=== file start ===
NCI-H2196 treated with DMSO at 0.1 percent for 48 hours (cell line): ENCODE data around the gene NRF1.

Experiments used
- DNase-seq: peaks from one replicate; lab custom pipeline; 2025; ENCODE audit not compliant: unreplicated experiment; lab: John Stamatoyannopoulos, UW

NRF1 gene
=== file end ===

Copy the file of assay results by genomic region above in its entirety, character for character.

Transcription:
NCI-H2196 treated with DMSO at 0.1 percent for 48 hours (cell line): ENCODE data around the gene NRF1.

Experiments used
- DNase-seq: peaks from one replicate; lab custom pipeline; 2025; ENCODE audit not compliant: unreplicated experiment; lab: John Stamatoyannopoulos, UW

NRF1 gene